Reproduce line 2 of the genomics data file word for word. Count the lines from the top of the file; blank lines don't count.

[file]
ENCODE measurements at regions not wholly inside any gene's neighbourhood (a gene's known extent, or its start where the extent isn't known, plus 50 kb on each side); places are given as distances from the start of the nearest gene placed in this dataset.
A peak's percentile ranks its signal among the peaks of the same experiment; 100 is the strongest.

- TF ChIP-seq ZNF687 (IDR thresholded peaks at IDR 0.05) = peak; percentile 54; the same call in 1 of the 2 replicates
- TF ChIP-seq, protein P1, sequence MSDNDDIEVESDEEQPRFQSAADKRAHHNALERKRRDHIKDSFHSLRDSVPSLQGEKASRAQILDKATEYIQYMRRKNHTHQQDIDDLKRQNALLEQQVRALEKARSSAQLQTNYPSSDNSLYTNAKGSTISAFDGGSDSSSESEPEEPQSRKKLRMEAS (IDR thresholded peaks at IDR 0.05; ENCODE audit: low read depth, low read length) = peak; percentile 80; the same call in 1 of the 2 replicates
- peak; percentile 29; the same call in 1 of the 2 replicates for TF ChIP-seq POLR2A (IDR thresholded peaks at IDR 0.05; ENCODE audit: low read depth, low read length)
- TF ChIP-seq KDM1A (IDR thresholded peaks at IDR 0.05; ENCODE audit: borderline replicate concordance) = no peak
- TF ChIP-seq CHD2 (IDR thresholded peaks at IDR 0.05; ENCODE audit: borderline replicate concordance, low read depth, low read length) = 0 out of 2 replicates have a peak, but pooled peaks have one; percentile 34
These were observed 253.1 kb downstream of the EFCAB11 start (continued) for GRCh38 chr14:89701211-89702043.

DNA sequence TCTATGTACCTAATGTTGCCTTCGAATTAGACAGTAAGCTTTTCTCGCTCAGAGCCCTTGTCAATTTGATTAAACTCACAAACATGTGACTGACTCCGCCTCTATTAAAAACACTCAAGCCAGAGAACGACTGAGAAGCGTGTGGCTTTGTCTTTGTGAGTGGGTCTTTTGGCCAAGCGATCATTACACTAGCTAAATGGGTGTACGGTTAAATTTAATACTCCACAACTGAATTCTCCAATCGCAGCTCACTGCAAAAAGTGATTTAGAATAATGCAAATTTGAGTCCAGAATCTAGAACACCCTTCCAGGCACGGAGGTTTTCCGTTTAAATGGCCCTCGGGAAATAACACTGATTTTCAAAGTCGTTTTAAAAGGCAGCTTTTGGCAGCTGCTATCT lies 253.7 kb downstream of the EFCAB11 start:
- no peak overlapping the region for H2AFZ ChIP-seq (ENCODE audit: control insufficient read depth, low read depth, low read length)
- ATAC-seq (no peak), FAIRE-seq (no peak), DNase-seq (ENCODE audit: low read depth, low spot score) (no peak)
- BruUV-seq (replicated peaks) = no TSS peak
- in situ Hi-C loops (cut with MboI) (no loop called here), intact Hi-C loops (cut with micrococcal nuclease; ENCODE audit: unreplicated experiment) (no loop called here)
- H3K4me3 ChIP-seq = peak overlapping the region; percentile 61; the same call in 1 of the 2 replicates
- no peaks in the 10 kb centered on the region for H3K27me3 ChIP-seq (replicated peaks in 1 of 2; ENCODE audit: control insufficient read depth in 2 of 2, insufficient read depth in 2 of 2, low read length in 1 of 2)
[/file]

A peak's percentile ranks its signal among the peaks of the same experiment; 100 is the strongest.